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Attorney’s Fees Properly Awarded in Unsuccessful Trade Secret Misappropriation and Civil Theft Suit

The US Court of Appeals for the Fifth Circuit affirmed a take-nothing judgment and an attorney’s fees award against plaintiffs in a trade secret misappropriation and civil theft suit under Texas law, finding that the fee award did not need to be segregated to various claims. ATOM Instrument Corp. v. Petroleum Analyzer Co., L.P., Case Nos. 19-29151, -20371 (5th Cir. Aug. 7, 2020) (Southwick, J.). The Court also remanded for an additional award of appellate attorney’s fees.

Olstowski was a consultant for Petroleum Analyzer Co., L.P. (PAC), during which time he developed a krypton-chloride-based excimer lamp to detect sulfur with ultraviolet fluorescence. Although he developed the lamp independently, he used PAC resources to test the technology.  Olstowski and PAC negotiated but failed to agree on licensing. Olstowski founded ATOM Instrument to assist him in the licensing discussions. Subsequently, PAC filed a declaratory judgment action in Texas court alleging that it owned the lamp technology. The state court ordered the claim to arbitration. The arbitration panel declared Olstowski the owner of the technology and enjoined PAC from using it. The state court confirmed the arbitral award, and a Texas appellate court upheld the confirmation order.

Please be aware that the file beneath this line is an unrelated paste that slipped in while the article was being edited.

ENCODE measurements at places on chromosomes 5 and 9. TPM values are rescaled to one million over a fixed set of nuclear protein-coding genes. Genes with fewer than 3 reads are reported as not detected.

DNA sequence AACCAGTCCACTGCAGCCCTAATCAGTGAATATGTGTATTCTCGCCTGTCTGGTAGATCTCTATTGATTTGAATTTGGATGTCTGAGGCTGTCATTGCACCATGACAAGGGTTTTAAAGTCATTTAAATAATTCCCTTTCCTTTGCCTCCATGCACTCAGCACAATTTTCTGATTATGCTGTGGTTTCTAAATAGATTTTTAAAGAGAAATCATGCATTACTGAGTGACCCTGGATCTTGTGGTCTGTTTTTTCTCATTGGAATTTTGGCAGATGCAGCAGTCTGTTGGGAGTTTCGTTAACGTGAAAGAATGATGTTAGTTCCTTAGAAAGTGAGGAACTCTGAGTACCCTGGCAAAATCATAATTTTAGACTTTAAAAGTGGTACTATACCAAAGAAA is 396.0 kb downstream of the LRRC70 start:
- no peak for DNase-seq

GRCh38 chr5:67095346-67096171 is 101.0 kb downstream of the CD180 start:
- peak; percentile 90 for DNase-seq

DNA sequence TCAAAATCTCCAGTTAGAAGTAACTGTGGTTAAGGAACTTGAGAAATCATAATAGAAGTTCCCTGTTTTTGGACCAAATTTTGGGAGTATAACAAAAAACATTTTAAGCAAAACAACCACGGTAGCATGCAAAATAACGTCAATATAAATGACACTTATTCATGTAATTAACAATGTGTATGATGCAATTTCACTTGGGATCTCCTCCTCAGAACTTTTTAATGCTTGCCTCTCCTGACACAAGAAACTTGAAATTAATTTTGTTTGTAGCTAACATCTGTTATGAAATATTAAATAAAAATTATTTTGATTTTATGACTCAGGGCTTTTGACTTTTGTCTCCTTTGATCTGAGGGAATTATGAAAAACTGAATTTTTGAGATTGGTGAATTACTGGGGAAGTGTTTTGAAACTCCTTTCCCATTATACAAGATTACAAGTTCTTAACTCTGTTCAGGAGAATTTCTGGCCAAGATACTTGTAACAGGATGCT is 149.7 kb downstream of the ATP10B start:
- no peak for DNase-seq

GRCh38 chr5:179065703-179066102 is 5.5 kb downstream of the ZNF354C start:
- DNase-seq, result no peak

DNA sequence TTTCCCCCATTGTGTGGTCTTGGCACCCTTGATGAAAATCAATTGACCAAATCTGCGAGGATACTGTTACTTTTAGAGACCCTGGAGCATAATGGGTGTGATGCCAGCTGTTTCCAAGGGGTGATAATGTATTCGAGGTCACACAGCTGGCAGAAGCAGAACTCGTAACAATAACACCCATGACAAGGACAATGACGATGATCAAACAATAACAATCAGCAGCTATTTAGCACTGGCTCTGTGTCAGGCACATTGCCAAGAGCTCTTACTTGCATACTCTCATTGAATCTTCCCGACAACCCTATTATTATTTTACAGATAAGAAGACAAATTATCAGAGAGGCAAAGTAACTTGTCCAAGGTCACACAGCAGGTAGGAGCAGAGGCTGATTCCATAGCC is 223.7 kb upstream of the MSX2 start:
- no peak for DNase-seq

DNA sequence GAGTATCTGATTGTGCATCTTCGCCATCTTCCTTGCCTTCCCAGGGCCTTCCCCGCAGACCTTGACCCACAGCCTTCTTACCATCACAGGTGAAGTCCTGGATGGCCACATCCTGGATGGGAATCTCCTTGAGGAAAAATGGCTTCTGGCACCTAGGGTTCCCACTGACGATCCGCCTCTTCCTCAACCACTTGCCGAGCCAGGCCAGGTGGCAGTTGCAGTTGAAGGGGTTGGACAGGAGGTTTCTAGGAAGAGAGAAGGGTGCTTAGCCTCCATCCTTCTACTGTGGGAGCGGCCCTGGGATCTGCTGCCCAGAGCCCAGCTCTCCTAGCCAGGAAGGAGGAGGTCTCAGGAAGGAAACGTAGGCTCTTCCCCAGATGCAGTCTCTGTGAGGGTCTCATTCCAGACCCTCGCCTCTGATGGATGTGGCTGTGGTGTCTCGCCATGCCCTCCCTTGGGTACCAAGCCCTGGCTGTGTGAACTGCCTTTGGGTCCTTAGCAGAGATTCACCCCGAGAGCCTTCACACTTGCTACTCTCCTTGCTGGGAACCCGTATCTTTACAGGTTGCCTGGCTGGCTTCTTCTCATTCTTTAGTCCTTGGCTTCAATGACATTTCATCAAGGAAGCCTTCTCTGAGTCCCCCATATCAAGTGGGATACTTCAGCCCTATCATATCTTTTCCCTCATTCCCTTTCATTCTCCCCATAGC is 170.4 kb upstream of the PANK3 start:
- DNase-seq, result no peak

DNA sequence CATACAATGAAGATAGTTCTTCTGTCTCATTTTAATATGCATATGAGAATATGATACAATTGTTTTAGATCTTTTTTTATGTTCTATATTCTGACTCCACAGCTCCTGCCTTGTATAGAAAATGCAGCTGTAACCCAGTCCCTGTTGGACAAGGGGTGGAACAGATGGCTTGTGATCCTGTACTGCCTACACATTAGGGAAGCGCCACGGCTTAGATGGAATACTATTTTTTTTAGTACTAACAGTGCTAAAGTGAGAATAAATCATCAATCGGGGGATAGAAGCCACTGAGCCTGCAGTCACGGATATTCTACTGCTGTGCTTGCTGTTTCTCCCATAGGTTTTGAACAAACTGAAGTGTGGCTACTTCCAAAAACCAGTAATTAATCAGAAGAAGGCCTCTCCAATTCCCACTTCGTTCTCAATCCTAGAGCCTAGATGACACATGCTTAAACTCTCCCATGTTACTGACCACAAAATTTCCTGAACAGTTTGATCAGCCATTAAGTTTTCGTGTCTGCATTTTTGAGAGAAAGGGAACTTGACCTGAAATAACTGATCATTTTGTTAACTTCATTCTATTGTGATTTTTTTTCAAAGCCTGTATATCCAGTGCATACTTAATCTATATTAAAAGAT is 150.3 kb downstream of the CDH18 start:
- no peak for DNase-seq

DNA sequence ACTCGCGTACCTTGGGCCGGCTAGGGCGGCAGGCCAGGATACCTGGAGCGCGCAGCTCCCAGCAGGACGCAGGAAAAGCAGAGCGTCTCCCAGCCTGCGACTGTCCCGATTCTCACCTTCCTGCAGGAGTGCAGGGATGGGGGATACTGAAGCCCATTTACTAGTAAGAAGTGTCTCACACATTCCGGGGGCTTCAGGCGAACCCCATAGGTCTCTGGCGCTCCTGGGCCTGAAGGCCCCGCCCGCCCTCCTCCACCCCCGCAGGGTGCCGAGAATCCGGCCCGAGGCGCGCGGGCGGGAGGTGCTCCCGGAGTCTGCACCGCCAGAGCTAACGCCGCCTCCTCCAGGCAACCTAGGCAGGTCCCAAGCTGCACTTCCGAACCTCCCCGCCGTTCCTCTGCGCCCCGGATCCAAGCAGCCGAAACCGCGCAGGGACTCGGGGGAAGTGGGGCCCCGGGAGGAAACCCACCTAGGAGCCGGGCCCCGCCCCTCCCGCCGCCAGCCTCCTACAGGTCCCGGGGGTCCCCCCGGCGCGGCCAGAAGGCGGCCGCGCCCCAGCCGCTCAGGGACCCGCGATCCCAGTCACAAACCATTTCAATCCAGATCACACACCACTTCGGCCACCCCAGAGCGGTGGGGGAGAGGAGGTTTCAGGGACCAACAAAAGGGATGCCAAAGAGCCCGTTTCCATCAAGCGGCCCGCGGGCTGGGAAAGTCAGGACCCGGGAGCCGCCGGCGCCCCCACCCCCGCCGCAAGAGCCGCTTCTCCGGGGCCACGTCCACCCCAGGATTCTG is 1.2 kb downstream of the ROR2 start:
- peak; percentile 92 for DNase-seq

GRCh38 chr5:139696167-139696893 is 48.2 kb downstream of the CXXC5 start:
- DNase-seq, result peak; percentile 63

PAC thereafter developed a new sulfur-detecting excimer lamp called MultiTek that also used krypton-chloride with UV fluorescence. Olstowski and ATOM filed in state court for contempt of the injunction, but the state court denied the contempt motion as moot because PAC had ceased selling MultiTek.

ATOM filed for bankruptcy the following year. Olstowski and ATOM initiated a district court proceeding against PAC alleging misappropriation of trade secrets, unfair competition and civil theft. After holding a bench trial, the court found that MultiTek did not practice Olstowski’s technology and therefore entered a take-nothing judgment in favor of PAC. The district court also awarded attorney’s fees to PAC under a provision of the Texas Theft Liability Act (TTLA) that awards fees to prevailing parties. Olstowski and ATOM appealed both issues, and PAC sought an award of its appellate attorney’s fees.